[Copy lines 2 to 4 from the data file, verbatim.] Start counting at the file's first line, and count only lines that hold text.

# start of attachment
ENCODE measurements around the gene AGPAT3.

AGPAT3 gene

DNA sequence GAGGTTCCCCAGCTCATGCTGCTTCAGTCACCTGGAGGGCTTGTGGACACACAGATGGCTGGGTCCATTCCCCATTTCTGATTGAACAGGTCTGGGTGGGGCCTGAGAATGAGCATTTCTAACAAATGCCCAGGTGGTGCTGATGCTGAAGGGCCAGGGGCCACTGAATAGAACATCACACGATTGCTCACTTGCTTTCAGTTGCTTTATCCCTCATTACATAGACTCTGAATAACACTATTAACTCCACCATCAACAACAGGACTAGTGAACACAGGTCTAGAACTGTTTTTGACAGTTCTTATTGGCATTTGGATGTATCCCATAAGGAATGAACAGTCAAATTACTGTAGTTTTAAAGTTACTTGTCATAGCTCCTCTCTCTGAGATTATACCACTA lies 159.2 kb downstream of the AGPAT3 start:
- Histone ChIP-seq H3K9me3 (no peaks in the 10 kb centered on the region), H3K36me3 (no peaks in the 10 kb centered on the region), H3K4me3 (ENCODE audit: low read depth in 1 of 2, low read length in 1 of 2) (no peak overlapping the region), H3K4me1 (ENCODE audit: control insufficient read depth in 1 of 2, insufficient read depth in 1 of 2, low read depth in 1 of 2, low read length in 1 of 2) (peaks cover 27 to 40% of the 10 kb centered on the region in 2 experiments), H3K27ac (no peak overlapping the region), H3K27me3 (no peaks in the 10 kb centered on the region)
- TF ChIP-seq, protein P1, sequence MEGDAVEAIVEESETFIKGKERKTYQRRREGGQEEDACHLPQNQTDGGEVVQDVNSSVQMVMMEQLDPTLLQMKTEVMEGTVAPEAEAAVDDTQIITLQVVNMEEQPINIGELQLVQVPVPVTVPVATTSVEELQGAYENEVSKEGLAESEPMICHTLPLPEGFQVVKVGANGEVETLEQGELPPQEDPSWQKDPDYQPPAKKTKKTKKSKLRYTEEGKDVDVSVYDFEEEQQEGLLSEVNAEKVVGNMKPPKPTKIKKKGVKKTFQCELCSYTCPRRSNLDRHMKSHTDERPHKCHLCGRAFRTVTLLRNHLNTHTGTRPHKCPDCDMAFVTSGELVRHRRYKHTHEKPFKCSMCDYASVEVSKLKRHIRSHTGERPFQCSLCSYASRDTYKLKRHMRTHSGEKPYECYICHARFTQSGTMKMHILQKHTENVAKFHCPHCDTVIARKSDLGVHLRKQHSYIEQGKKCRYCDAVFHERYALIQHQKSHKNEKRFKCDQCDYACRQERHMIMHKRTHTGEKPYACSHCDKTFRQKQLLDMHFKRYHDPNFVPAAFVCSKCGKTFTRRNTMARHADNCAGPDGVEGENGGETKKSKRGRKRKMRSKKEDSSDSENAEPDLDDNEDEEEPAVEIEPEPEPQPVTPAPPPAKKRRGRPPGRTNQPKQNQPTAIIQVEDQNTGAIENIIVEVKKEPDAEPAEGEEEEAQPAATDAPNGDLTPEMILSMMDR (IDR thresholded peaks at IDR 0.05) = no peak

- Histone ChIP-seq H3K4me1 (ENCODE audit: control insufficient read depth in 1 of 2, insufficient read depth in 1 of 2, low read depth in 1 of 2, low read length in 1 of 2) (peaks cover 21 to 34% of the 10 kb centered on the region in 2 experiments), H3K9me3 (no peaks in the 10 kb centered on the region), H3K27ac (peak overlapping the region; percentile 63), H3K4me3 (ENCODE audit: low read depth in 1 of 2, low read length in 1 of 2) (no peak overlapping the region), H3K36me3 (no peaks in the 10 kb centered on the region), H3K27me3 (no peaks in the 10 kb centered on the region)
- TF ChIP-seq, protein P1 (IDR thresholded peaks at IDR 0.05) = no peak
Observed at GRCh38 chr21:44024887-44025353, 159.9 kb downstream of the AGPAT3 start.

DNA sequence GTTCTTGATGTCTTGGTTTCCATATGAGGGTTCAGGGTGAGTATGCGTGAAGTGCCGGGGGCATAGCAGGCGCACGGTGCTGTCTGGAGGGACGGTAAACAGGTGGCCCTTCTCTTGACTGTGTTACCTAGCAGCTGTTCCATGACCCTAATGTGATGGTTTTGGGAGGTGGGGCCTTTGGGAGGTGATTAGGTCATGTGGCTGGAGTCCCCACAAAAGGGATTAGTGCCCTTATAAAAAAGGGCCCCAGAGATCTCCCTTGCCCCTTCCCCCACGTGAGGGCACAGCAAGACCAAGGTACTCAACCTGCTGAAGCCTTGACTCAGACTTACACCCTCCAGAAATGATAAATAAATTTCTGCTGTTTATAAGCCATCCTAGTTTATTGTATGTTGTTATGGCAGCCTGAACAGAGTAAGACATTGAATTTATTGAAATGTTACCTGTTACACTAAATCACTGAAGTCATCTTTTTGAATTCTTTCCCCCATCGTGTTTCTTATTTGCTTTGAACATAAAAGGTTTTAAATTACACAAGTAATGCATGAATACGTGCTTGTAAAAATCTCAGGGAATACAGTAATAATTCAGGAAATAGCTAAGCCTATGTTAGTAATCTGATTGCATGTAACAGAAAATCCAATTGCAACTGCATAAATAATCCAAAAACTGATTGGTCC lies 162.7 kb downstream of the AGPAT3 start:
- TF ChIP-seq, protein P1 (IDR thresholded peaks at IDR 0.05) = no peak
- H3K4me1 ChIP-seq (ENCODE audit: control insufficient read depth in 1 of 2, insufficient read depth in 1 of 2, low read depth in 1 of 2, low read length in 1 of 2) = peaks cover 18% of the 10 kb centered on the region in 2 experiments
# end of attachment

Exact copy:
AGPAT3 gene

DNA sequence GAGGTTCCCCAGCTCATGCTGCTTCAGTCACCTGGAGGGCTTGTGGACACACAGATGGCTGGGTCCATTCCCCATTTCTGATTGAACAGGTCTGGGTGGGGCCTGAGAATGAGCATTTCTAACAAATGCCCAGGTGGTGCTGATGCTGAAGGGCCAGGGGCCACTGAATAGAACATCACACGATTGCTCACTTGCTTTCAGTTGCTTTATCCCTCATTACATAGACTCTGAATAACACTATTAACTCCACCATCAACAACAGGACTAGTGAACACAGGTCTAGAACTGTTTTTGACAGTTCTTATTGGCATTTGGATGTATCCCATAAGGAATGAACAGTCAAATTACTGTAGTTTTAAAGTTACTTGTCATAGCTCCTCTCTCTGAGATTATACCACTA lies 159.2 kb downstream of the AGPAT3 start:
- Histone ChIP-seq H3K9me3 (no peaks in the 10 kb centered on the region), H3K36me3 (no peaks in the 10 kb centered on the region), H3K4me3 (ENCODE audit: low read depth in 1 of 2, low read length in 1 of 2) (no peak overlapping the region), H3K4me1 (ENCODE audit: control insufficient read depth in 1 of 2, insufficient read depth in 1 of 2, low read depth in 1 of 2, low read length in 1 of 2) (peaks cover 27 to 40% of the 10 kb centered on the region in 2 experiments), H3K27ac (no peak overlapping the region), H3K27me3 (no peaks in the 10 kb centered on the region)